Cuvilliés-Theater, Munich, Germany.
It’s hard to know whether this counts as a “new building” or an old one. The original interior of this Baroque theater was removed and put in storage during World War II, six weeks before the building where it had been housed took a direct hit in an Allied bombing raid. After the war, the electoral/royal residence was reconstructed and this interior was set up in a corner of the new complex. From outside, you can’t see a theater as such; inside, you’re in a golden Baroque gem that seats about 500 people. There is no better place in the world to experience a Mozart opera.
Fisher Center, Bard College, Annandale-on-Hudson, New York.
Disney Hall in Los Angeles and the new New World Symphony building in Miami are on my life wish list of places I want to hear concerts. But until I get to them, I have my own favorite Frank Gehry concert hall: the Fisher Center at Bard College. Its main theater is that rarest of birds, a mid-sized concert hall (900 seats), more appropriate for so many performances than the great 2,500-seat barns that we usually see. The acoustic is great, if a little live. And the setting is gorgeous: the building sits on the green lawn like a lake or a piece of sky landed from above, captured in Gehry’s silvery curves.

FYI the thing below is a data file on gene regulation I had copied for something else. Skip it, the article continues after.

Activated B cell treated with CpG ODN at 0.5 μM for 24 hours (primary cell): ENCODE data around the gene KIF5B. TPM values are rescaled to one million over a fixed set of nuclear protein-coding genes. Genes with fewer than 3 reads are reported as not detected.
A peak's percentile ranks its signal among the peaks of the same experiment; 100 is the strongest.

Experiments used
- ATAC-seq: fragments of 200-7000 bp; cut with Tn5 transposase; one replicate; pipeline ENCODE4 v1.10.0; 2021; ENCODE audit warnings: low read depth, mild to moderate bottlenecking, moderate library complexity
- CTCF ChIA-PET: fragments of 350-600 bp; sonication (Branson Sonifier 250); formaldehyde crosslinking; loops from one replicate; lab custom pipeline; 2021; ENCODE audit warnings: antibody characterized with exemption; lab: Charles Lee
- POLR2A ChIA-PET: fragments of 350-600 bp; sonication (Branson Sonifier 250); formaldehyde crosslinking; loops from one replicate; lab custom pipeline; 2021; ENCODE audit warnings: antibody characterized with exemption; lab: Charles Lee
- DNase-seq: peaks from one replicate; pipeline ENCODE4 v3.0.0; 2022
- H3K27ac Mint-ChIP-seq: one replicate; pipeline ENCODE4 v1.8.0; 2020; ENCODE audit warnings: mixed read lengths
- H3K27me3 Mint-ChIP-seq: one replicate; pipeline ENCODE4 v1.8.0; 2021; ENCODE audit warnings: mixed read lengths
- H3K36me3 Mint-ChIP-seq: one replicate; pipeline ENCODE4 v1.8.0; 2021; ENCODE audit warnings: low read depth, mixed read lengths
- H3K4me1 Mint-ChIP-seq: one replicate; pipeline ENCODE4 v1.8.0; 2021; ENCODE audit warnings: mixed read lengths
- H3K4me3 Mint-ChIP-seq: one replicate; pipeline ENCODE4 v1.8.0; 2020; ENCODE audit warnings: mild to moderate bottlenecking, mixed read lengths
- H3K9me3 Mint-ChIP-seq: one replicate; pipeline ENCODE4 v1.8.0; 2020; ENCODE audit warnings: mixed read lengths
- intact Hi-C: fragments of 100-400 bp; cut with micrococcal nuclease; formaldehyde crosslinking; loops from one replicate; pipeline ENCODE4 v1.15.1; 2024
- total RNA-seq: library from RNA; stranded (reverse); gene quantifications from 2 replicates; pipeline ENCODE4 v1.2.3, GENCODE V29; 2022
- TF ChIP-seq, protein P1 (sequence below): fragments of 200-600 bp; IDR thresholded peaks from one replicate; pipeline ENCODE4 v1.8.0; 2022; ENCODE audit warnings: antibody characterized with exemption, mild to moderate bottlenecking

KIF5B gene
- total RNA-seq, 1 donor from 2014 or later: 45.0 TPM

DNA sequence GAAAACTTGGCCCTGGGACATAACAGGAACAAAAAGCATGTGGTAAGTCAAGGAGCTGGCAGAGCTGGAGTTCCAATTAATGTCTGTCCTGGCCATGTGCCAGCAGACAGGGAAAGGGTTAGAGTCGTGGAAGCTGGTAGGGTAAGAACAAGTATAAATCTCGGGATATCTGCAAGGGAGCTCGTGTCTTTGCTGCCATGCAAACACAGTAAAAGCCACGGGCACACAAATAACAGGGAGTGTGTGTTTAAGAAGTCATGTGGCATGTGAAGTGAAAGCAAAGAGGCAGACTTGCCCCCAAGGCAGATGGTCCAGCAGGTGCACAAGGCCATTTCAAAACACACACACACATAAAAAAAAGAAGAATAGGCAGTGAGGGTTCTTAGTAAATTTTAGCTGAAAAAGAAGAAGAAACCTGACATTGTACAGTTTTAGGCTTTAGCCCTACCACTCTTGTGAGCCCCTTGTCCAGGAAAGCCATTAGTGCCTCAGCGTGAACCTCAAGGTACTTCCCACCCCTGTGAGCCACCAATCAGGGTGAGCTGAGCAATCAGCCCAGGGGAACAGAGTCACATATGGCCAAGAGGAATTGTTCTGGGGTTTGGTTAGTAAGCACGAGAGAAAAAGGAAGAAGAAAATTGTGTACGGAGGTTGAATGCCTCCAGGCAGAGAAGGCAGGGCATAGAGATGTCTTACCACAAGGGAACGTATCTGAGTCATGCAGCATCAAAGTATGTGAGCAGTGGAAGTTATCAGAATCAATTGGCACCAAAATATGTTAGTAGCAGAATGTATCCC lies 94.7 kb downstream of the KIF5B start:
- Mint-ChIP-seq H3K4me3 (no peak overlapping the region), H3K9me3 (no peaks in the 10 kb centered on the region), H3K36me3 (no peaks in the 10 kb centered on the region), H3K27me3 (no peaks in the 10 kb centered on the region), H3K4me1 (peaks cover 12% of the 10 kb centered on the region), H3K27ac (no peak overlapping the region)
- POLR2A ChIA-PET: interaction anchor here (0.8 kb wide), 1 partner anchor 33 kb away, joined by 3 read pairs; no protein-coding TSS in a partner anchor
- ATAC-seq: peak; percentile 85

Meyerson Symphony Center, Dallas, Texas
Stone and glass without, warm wood within, and a signature spaceship-like canopy over the stage: I. M. Pei’s hall for the Dallas Symphony, opened in 1989, still holds up well in international comparisons as a wonderful cocoon of sound for the Dallas Symphony Orchestra. It's also the anchor of what has become, with the expansion of the Dallas Museum of Art, the opening of the Nasher Sculpture Center and, last year, the Winspear Opera House, a significant arts district in downtown Dallas.
Opera Nouvel, Lyon, France
This building represents a fascinating use of space: Jean Nouvel gutted the historic edifice and placed a new, womblike red interior within the historic shell, tethered to the outer skin by a web of metal hallways and gratings. Visually, it's remarkable, but it's also strikingly uncomfortable; the architects clearly never thought about negotiating those gratings in high heels.